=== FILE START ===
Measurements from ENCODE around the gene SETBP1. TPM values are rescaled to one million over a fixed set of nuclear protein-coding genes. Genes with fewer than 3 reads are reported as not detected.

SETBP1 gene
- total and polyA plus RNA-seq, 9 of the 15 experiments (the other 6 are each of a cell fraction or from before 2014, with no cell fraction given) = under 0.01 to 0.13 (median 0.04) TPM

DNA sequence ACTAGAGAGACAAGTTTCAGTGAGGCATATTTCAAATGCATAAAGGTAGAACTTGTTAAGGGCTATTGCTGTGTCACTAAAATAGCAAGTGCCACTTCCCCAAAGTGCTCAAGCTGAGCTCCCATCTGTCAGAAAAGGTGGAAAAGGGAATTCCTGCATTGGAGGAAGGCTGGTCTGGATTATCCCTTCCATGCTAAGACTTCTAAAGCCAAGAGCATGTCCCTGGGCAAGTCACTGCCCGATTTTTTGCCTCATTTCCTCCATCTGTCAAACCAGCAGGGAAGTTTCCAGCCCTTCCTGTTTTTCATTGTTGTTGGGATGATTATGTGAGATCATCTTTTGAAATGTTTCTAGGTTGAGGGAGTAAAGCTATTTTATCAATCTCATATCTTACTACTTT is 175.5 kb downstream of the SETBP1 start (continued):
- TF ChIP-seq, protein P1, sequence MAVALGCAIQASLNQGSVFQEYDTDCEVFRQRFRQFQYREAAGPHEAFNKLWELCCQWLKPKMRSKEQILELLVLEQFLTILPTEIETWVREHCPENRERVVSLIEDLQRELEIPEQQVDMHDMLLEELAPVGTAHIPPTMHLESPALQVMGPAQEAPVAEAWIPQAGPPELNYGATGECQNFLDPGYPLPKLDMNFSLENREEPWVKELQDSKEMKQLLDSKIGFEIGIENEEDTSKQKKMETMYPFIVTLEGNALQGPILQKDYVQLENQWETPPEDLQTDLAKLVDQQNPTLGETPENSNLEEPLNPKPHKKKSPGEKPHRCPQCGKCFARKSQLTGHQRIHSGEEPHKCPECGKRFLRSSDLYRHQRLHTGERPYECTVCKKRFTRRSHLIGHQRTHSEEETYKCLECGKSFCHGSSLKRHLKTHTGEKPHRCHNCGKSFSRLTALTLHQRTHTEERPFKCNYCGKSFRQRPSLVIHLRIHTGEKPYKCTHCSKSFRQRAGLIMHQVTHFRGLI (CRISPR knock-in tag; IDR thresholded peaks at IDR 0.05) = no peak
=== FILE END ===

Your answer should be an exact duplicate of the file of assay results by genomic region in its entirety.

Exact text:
Measurements from ENCODE around the gene SETBP1. TPM values are rescaled to one million over a fixed set of nuclear protein-coding genes. Genes with fewer than 3 reads are reported as not detected.

SETBP1 gene
- total and polyA plus RNA-seq, 9 of the 15 experiments (the other 6 are each of a cell fraction or from before 2014, with no cell fraction given) = under 0.01 to 0.13 (median 0.04) TPM

DNA sequence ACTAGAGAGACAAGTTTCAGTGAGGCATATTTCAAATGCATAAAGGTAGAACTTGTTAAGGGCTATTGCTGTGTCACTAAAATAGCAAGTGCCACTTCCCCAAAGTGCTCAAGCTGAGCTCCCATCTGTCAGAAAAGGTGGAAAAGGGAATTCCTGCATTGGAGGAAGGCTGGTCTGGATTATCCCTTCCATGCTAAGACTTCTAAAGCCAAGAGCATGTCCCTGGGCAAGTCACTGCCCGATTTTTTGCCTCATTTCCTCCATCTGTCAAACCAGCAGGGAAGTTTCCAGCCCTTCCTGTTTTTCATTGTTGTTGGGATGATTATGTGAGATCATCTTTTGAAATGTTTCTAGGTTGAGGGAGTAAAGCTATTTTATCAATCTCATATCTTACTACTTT is 175.5 kb downstream of the SETBP1 start (continued):
- TF ChIP-seq, protein P1, sequence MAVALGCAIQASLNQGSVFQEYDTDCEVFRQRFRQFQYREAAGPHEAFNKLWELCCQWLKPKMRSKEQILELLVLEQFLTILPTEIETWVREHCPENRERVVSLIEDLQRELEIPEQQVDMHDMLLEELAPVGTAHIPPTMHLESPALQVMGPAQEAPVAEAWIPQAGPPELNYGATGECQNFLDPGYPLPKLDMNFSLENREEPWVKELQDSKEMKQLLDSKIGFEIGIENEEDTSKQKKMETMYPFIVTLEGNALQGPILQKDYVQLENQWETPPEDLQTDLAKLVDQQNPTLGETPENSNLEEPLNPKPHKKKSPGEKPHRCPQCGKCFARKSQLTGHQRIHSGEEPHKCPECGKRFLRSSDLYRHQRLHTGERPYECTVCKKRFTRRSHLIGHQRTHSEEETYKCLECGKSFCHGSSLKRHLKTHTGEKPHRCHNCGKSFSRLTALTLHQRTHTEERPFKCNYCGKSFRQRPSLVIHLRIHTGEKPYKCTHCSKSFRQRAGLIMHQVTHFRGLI (CRISPR knock-in tag; IDR thresholded peaks at IDR 0.05) = no peak